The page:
U.S. banks' stress tests may offer comfort in Brexit tumult

Mon Jun 27, 2016 11:29am EDT
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By Lauren Tara LaCapra

NEW YORK (Reuters) - The stress tests created for banks by U.S. regulators after the 2008 financial crisis may prove their worth this week, providing a timely message on banks' hardiness in the midst of turbulence over last week's vote by Britain to leave the European Union.

The Federal Reserve on Wednesday will release the second set of results from stress tests it has conducted annually on large banks since 2009. The tests look at how strong banks would be in an unforeseen crisis, with economies in freefall, stock markets dropping precipitously and market counterparties at risk of failure.

And while the stresses that the Fed is testing for in this case are imagined, analysts say the results should be reassuring to investors worried about banks' exposure to Brexit, an outcome that took the world and markets by surprise.

"This is a real-world test that can help demonstrate the greater resiliency of banks' balance sheets and the benefits of de-risking that, while having hurt revenue this decade, should help incrementally in times such as this and show the relative strength of U.S. banks," said CLSA bank analyst Mike Mayo.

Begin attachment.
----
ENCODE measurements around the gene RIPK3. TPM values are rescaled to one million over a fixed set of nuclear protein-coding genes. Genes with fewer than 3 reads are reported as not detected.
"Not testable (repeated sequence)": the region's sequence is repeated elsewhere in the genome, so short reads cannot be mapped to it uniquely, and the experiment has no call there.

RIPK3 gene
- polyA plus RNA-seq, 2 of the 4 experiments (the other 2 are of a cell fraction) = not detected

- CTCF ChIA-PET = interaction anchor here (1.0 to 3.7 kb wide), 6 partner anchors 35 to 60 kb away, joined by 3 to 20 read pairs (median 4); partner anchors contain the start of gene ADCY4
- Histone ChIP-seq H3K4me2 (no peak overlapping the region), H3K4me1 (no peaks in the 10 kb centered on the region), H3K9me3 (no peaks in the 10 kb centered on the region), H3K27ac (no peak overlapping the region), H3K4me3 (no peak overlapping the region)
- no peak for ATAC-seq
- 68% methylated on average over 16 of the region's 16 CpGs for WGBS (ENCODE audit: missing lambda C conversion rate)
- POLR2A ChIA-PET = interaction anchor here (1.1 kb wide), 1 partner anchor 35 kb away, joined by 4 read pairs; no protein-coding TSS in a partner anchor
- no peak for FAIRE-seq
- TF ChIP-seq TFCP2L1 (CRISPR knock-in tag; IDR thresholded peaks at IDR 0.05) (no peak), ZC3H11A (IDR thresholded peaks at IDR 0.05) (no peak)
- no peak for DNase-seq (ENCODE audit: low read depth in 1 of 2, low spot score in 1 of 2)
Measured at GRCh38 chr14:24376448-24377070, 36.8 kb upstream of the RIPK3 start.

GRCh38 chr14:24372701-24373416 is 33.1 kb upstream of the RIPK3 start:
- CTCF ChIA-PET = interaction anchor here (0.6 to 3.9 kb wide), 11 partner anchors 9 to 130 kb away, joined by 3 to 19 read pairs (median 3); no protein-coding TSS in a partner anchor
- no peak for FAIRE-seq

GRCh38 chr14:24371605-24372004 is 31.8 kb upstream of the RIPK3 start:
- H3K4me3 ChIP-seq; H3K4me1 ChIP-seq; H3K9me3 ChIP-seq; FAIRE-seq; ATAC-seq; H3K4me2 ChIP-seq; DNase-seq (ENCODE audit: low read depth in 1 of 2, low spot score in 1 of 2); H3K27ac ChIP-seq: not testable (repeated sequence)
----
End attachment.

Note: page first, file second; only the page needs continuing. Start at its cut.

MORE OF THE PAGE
Investors may take some comfort in the fact that the Fed's stress test scenarios are much tougher than anything the banks have so far faced as a result of Brexit.

In the standardized stress test, the results of which were released last week, the Fed's severely adverse scenario modeled for the stock market losing half its value and unemployment surging to 10 percent, among other factors. The results released on Wednesday will have stressful scenarios tailored to individual banks' business models and will also judge the quality of their planning processes.

In response to investor concerns, Goldman Sachs analysts issued a report on Monday showing how Brexit might affect earnings across the U.S. financial sector next year.

Their model included an extreme slowdown in dealmaking activity, a 20 percent decline in capital markets revenue for big banks and the Fed not raising interest rates at least until the end of 2017. Even so, the risk to big banks' bottom line was a 13 percent drop in earnings per share across the industry. The analysts noted that they only modeled this Brexit downside scenario "for illustrative purposes."   Continued...

A man walks past the Federal Reserve Bank in Washington, D.C., U.S. December 16, 2015.  REUTERS/Kevin Lamarque/File Photo